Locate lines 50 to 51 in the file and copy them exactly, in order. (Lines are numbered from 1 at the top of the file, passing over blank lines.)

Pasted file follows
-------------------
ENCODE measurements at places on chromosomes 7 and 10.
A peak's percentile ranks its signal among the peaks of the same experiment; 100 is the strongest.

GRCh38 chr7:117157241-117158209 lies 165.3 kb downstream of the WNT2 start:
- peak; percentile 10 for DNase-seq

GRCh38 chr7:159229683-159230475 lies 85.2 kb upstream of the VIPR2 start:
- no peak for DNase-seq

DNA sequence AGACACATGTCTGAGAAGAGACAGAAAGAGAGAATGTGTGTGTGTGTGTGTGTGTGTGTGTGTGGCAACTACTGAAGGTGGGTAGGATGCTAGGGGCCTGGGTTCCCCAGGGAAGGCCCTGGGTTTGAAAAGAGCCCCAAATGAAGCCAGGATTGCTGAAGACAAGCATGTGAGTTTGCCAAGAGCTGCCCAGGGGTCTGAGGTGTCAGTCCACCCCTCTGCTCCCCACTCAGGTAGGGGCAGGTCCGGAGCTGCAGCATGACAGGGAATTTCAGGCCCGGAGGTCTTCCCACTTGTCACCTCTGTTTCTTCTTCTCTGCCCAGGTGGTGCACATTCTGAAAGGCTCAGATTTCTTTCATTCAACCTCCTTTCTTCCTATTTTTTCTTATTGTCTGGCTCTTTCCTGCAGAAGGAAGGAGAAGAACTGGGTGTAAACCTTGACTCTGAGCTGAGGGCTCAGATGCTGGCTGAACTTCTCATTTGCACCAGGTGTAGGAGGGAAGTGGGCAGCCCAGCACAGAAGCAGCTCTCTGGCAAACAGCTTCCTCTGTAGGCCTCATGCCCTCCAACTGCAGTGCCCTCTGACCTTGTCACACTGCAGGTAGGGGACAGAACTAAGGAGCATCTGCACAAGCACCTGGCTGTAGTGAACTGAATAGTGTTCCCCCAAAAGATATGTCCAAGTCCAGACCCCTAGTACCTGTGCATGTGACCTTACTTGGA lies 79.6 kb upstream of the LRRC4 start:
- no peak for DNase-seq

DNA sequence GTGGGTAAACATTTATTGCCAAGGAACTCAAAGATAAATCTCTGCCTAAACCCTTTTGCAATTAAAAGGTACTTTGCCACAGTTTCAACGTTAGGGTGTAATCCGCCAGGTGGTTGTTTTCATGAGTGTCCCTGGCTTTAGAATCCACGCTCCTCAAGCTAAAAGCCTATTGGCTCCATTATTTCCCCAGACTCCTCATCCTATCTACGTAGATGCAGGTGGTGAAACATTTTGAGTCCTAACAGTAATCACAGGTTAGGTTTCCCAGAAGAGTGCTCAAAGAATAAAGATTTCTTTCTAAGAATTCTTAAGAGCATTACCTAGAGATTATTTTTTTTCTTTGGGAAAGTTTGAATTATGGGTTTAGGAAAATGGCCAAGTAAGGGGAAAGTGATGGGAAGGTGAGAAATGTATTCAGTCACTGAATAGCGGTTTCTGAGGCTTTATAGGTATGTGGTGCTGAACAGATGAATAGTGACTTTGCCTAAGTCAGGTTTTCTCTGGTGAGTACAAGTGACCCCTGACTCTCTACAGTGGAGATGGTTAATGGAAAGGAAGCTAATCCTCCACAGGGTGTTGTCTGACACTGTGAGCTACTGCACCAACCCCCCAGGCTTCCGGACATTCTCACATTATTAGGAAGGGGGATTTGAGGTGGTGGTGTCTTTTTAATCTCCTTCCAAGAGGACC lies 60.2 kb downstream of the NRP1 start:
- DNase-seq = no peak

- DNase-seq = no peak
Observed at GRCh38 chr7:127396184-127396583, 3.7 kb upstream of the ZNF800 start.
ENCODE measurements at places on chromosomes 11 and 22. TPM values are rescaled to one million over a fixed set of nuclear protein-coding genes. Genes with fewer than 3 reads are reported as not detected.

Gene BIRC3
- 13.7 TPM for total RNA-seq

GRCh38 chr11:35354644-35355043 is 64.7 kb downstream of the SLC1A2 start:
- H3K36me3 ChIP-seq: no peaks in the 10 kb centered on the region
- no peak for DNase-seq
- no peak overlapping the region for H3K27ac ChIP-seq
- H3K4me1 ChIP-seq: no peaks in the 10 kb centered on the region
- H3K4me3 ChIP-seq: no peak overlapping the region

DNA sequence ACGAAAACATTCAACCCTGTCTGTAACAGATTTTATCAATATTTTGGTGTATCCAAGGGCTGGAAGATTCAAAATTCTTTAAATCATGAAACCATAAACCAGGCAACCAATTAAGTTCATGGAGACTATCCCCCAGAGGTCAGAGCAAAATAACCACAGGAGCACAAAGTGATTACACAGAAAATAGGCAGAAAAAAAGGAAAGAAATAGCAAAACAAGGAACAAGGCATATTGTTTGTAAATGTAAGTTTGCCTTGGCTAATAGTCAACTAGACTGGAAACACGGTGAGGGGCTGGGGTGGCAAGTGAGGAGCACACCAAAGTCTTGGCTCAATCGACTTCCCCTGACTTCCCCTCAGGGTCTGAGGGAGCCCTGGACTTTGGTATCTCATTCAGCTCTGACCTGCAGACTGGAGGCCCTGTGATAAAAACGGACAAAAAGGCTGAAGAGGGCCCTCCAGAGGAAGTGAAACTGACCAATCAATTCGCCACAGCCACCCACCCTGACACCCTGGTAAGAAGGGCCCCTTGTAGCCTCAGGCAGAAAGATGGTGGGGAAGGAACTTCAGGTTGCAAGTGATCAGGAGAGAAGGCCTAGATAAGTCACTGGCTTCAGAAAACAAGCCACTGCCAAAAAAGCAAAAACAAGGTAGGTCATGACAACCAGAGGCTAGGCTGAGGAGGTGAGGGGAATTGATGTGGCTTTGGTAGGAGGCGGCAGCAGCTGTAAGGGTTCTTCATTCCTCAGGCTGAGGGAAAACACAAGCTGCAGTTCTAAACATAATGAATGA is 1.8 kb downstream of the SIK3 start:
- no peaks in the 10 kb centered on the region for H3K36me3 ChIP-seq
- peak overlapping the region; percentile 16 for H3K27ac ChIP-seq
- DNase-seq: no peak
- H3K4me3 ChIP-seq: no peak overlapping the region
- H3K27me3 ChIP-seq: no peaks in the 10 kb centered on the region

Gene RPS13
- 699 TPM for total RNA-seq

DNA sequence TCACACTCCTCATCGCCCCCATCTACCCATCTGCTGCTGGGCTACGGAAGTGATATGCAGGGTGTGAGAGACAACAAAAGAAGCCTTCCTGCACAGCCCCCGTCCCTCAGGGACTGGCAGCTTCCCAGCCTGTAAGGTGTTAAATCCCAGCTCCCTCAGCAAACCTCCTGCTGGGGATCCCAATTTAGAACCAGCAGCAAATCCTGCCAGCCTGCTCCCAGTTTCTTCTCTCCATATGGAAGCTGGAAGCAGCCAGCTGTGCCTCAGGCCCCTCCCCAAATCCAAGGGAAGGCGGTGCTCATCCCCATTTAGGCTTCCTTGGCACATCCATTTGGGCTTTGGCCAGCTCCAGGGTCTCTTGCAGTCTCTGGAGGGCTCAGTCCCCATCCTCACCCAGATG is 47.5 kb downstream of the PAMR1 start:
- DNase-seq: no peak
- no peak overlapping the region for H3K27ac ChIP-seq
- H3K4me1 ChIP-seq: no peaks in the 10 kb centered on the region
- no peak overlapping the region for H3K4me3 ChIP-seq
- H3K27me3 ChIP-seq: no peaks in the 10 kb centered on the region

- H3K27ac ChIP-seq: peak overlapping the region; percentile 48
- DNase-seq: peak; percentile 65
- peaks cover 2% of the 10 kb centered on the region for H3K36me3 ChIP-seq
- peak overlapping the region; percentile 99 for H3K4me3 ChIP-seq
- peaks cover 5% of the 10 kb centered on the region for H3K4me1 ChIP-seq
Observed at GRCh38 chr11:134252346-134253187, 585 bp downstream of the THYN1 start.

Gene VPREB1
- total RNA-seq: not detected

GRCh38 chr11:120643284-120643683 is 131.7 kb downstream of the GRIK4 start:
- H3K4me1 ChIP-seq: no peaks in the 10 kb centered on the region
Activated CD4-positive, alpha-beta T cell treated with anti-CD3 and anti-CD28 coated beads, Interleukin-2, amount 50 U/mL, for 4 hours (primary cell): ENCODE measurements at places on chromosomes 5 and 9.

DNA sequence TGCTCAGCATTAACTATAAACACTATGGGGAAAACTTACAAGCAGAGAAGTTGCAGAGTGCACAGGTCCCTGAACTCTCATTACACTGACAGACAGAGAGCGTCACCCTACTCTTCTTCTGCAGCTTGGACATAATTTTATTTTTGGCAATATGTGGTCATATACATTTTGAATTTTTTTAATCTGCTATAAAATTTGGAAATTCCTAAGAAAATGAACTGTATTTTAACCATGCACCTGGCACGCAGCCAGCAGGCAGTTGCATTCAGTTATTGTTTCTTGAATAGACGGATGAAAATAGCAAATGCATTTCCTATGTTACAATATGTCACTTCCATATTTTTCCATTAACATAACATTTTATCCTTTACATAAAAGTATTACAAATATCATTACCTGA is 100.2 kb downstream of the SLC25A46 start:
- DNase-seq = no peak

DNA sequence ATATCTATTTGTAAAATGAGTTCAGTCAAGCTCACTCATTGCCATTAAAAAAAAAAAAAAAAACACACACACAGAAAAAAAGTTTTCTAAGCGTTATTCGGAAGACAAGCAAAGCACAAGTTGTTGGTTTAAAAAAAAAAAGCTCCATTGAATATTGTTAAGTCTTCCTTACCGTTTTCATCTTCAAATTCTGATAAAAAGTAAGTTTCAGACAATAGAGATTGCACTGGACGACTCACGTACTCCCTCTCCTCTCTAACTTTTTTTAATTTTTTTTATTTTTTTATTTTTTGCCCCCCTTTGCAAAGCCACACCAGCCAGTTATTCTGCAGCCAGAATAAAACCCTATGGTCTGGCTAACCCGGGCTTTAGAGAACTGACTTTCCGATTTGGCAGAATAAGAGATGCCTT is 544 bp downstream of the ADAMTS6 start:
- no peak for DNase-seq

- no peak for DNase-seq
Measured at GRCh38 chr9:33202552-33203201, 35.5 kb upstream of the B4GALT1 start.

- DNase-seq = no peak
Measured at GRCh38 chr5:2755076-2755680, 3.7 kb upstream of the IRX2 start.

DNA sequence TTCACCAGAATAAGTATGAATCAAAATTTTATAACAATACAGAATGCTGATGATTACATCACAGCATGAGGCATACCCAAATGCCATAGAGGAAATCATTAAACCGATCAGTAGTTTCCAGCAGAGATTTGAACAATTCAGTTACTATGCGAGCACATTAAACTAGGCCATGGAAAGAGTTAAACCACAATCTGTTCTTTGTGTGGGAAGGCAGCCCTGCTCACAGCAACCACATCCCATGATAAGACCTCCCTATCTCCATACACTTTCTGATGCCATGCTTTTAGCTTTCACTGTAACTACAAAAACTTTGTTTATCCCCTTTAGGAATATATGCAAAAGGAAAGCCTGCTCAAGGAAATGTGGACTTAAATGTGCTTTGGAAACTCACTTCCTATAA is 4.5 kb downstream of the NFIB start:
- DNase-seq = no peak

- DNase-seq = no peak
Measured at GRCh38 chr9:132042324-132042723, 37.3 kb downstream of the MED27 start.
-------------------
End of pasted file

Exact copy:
- no peak for DNase-seq

- no peak for DNase-seq